Thanks Christina for sharing. You have come to the right place. We know that falling in love is NOT a crime, even with a priest. You did nothing wrong. It’s the priest who should know have known better. At least on a human level he should have spoken very clearly and explained his odd behaviour (we have become familiar with such odd behaviour though!). Please do not punish yourself. God understands our human flesh because he was human too. He is not keeping account of what we do wrong. He is so merciful (just read so many messages from the present Pope Francis). In our opinion it’s time to turn to God to receive his understanding, mercy and infinite love. He does not love us if we behave well! He was always in the company of well known and public sinners. The only time that he was really angry was twice: when they turned His temple into an economical activity and when the priests of that time were totally double faced, they played the role of good people when viewed in public, but behaved differently when all alone……….He never treated sinners in a bad way. On the contrary he is prepared to leave the 99 sheep to go and look for the missing one!

We’re putting you on our prayer wheel. May God Bless you!

I’m Abigail. The Reverend Father is Alex. Basically, we met at a small parish in a rural town in Minnesota. I wanted to convert to Catholicism and after meeting with him for 9 months, I was baptized and confirmed by him during Easter Vigil. Our meetings usually lasted around 2-3 hrs.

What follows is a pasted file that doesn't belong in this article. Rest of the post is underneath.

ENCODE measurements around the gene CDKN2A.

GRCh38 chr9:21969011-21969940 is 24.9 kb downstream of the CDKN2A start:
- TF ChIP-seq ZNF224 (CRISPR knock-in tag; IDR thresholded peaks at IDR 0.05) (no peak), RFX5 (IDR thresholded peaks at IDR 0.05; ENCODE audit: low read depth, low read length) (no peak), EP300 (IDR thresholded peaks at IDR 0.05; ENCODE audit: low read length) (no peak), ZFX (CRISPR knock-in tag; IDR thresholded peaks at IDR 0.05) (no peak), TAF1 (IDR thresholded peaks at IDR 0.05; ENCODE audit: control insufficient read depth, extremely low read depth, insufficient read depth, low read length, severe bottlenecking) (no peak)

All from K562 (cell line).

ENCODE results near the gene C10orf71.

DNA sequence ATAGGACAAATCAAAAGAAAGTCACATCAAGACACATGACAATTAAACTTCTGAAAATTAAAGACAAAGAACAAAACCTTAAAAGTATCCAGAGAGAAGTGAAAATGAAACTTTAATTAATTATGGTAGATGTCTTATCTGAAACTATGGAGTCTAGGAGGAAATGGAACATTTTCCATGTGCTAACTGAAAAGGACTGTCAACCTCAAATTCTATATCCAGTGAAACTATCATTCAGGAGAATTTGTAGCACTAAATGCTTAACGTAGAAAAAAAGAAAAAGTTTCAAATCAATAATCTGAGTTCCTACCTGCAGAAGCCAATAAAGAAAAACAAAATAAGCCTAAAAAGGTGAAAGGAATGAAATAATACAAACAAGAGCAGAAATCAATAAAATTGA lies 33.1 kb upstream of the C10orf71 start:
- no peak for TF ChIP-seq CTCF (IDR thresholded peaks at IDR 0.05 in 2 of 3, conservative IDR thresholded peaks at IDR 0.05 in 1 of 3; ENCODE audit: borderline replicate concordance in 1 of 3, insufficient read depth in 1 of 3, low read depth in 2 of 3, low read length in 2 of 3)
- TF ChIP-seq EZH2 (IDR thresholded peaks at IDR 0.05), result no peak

We never kissed but we’re the same age and had tons of weird stuff in common. He’d tell me things like, “you’re a very beautiful girl” and “nothing is off the table where you and I are concerned”. He was very confusing in the way he phrased things. I’ve been in love with him for months and I think he feels the same. However, I brought a male friend to my baptism and now Fr. Alex won’t look at me and didn’t respond to my message. He announced last Sunday that his last day would be June 20th. His term was supposed to be for 12 years but now he’s mysteriously leaving after just 2 years???

I shook his hand as I was leaving Mass (as is customary) and he wouldn’t even look at me. He didn’t look at me during his announcement, either.

I asked Abigail some direct questions. Here are the answers.

How was he during the those 9 months? Did he act more like a man than a priest?

He openly adjusted/scratched his genitalia in front of me once. He used crude language often, all the swear words, even the F word. He told me that all every man thought about was sex and how good it feels and how much they need it and want it (even though I didn’t ask him that and it had nothing to do with our conversation.) His language was always overtly sexual. He was constantly saying things like ‘screw’, ‘fuck’, etc. He talked about breasts a lot, too and mentioned pornography a lot.